Promises in Ext.js and Sencha Touch

Do you feel like passing callbacks and setting scopes everywhere makes your code messy and difficult to follow?

Promises can make your code more readable, easier to debug and understand, and also a easier to test.

What is a promise though?

Simple promises

The idea of a promise is that you request someone to do something for you and in return they’ll give you a promise that it will be done and with which they will notify you. The simple flow looks like this:

    // get promise
    var promise = getUserDetails("matt");
    // register a listener to be notified when it's done
    promise.then(function(mattsDetails) {
        // got some data back - now we can
        // deal with it
    });

Compare this to callbacks:

    getUserDetails("matt", function(mattsDetails) {
        // got some data back - now we can
        // deal with it
    });

It’s pretty similar to promises right – so where’s this benefit I’m proposing? Well let’s look at a more complex, but realistic example of callbacks. Let’s imagine we have a backend that:

  • Gets details about the current user
  • gets tweets for that user
  • renders those tweets into the dom
  • Oh and if an error happens at any point we should pop up a message:

    getUserDetails("matt", function(mattsDetails) {
        getTweetsForUser(mattsDetails, function(tweets) {
            addTweetsToUi(tweets);
        }, function(error) {
            showUiErrorMessage(error);
        });
    }, function(error) {
        showUiErrorMessage(error);
    });

I’ve seen this kind of code a lot (I’ve written this kind of code too), but you know what, we can simplify this a bit:

    getUserDetails("matt", function(mattsDetails) {
        getTweetsForUser(mattsDetails, addTweetsToUi, showUiErrorMessage);
    }, showUiErrorMessage);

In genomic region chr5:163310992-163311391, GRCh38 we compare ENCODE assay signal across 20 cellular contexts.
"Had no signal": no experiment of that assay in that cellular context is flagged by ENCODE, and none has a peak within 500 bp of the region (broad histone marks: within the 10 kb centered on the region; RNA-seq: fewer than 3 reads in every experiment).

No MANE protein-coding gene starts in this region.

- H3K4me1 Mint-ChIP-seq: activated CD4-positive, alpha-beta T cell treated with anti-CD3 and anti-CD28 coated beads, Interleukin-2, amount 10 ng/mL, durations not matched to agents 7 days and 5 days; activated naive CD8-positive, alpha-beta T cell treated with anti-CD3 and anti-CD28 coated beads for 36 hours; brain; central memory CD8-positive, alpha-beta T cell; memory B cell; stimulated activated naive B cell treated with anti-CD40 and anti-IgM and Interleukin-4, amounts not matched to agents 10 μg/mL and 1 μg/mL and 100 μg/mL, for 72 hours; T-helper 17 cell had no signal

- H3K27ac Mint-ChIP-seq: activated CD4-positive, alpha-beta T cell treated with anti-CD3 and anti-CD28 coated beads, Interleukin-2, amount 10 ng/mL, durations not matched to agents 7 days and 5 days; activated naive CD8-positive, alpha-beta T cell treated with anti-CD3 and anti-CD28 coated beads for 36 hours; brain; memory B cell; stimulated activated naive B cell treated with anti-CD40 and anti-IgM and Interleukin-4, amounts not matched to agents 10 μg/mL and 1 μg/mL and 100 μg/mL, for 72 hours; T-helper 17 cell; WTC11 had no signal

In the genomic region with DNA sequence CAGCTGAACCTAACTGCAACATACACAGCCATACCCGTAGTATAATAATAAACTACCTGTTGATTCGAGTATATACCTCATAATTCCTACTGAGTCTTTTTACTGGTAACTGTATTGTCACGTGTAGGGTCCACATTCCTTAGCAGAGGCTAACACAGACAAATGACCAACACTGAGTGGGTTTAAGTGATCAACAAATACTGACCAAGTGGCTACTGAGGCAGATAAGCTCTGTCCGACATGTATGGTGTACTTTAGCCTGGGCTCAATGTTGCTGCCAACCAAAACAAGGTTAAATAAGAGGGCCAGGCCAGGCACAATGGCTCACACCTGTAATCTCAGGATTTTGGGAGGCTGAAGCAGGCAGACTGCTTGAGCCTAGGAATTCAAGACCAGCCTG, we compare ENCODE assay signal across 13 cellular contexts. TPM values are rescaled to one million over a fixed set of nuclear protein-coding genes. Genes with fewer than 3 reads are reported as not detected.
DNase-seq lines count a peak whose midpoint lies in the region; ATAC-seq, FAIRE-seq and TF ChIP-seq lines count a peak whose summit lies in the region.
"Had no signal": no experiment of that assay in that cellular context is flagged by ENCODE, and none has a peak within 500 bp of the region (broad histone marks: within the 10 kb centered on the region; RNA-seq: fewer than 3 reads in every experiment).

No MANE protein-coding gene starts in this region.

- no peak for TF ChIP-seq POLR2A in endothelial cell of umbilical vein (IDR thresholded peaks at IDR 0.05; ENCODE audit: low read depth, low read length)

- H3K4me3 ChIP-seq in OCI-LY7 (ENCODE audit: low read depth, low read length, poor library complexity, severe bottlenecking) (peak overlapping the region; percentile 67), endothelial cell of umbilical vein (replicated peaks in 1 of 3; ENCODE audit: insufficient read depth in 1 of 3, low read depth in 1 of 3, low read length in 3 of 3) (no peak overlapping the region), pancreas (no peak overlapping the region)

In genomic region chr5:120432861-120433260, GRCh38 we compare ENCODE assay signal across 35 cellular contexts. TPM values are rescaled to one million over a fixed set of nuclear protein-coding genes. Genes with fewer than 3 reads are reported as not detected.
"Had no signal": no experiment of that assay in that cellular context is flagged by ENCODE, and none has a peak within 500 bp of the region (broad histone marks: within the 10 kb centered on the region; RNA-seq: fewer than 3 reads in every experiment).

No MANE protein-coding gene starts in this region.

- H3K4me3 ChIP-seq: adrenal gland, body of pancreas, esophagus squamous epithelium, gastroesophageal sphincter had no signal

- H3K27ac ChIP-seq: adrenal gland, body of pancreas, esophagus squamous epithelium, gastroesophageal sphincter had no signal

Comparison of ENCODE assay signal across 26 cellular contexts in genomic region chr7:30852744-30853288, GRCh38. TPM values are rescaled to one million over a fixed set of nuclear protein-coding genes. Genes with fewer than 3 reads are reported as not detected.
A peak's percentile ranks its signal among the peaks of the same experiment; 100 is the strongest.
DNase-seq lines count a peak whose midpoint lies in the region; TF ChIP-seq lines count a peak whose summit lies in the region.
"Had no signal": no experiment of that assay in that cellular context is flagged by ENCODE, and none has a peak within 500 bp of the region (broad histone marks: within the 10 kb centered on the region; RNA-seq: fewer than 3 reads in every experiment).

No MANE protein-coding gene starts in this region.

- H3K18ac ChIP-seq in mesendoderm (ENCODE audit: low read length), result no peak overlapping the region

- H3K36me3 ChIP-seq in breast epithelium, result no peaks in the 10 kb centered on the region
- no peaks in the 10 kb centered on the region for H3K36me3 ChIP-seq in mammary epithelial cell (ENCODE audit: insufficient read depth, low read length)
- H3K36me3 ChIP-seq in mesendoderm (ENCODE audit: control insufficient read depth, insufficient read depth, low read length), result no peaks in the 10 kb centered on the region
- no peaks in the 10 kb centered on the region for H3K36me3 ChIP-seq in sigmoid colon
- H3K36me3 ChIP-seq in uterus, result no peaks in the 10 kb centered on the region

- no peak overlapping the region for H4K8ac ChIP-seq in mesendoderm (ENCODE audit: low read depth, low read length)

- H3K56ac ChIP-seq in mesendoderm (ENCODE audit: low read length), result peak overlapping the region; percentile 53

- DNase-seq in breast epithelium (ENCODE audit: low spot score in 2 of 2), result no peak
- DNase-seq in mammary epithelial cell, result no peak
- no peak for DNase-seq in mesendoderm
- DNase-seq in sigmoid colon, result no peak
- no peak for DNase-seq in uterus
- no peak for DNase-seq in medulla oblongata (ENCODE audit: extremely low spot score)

In fact I would usually pull out the functions to avoid nested function hell – it helps me understand the code better. So let’s see if this makes it easier to follow:

    function handleMattsDetails(mattsDetails) {
        getTweetsForUser(mattsDetails, addTweetsToUi, showUiErrorMessage);
    };
    getUserDetails("matt", handleMattsDetails, showUiErrorMessage);

Hmm To me this way of passing around callbacks still feels hard to understand. It doesn’t seem easy to follow the code

The promises way

Let’s just take a look at how a promises implemented version would look:

    getUserDetails("matt")
           .then(getTweetsForUser)
           .then(addTweetsToUi, showUiErrorMessage);

Ok this seems nice. Why is it better though? Well to me this just reads better, like a sentence:

“get user details (for) matt, then get tweets for (that) user, then add (the) tweets to (the) ui (or) show (a) ui error message”

I believe I could sit down at some code like this and understand what the code is trying to do with little cognitive effort. In addition I have only one error handler, this is quite a nice feature of promises, in that errors are propagated to the last error handler if they’ve not been handled before that.

So how does it work when writing the functions that return a promise?

The promises API in detail

Let’s investigate the then function we’ve been using:

    promise.then(successHandler, errorHandler);

The Promise object will have a then function with which you register one or two callbacks. The first callback will be invoked when the promise succeeds and will pass in any data as the arguments. The second callback is invoked when an error occurs and can be passed an object with details of the error.

When you’re writing code that uses promises there is an expectation that you will return a promise to the invoker of your function. To write an Ext.js function which returns a promise your code would look like:

    function getUserDetails(username) {
        var promise = new Promise();